Failed Democratic Presidential candidate Hillary Rodham Clinton and her former President husband are bitter over her loss to Barack Obama and angry at Democratic leaders they feel abandoned her, party sources tell Capitol Hill Blue.
“She’s petulant, defiant and bitter,” says one senior Democratic strategist, who asked not to be identified. “She feels the party owed her the Presidency and turned its back on her when she needed them.”
Clinton’s self-serving speech on Tuesday night where she opted not to concede defeat or endorse presumptive nominee Barack Obama angered Democratic leaders who say they’ve had enough of the Clintons.
Yet Clinton was still pondering whether or not to carry her fight to the floor of the Convention in Denver when House and Senate leaders called her on Wednesday and told her to get out of the race or face removal of any future role in the Democratic Party.
“Up until that point, Clinton still thought she could pull a hat trick and reverse the election results,” the strategist said. “It took Charlie Rangel to tell her it was over.”
Rangel forced Clinton’s hand. Sources say he told the New York Senator to get out of the race by the end of the week or her future with the party was over.
“The Congressman said if the sun rose on Monday morning and she was still in the race she could kiss any future role in Democratic leadership goodbye,” said a source in Rangel’s office.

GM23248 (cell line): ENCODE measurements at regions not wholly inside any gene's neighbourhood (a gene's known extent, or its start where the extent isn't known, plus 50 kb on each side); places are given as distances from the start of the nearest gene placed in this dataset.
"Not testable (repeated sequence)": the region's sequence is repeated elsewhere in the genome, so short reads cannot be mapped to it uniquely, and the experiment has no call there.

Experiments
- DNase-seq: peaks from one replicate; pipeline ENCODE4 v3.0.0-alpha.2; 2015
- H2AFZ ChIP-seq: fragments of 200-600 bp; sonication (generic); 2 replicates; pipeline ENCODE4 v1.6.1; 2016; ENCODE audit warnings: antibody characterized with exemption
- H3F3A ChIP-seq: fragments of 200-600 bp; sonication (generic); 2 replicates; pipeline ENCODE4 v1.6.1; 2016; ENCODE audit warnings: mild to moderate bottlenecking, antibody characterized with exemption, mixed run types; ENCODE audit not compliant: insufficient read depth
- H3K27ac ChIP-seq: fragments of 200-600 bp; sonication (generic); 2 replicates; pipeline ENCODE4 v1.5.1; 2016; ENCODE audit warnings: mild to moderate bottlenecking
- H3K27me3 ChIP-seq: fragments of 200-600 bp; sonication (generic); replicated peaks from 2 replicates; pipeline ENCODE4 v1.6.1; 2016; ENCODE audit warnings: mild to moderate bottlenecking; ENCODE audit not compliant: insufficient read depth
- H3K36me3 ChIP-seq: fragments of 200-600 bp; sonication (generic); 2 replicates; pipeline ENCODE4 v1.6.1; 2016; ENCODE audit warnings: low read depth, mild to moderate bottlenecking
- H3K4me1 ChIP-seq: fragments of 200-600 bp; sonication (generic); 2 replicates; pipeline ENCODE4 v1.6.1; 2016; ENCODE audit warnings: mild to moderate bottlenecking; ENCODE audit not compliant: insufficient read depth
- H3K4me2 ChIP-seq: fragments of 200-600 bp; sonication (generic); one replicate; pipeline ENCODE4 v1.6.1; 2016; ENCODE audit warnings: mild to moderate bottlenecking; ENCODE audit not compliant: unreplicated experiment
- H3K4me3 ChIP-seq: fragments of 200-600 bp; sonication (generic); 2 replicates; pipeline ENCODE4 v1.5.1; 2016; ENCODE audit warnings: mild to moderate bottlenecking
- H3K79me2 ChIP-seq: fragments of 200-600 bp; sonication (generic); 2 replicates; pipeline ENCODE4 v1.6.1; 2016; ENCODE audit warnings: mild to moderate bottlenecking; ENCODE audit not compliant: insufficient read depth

Bill Clinton, sources say, is furious with the Democratic leadership and calls Rangel and others “traitors” to his wife and him. Clinton has used the same word to describe former members of his administration who endorsed Obama, especially New Mexico Gov. Bill Richardson.
“Bill wanted her to keep fighting and take the battle to Denver,” says one aide close to the Clintons.
Even though Clinton agreed to drop out of the race in a public announcement on Saturday, Rangel and other house members didn’t trust her enough to wait. They switched their endorsements to Obama in a public announcement Thursday.
“The Democratic power structure has lost its fascination with the Clintons,” says one party consultant. “They see the Clintons now as opportunists who care more about themselves than either the party or the country and they’ve had enough.”
Hillary Clinton, however, is still expected to hedge her bets by suspending rather than ending her campaign. She will continue to try and raise money to try and pay off her debts and has said privately that she will not block anyone who wants to place her name in nomination from the floor of the convention, a move that could destroy any facade of party unity.
Party insiders worry that the Clintons have not thrown in the towel.
“The Clintons thrive on revenge,” says a former Clinton aide. “Payback will be a bitch.”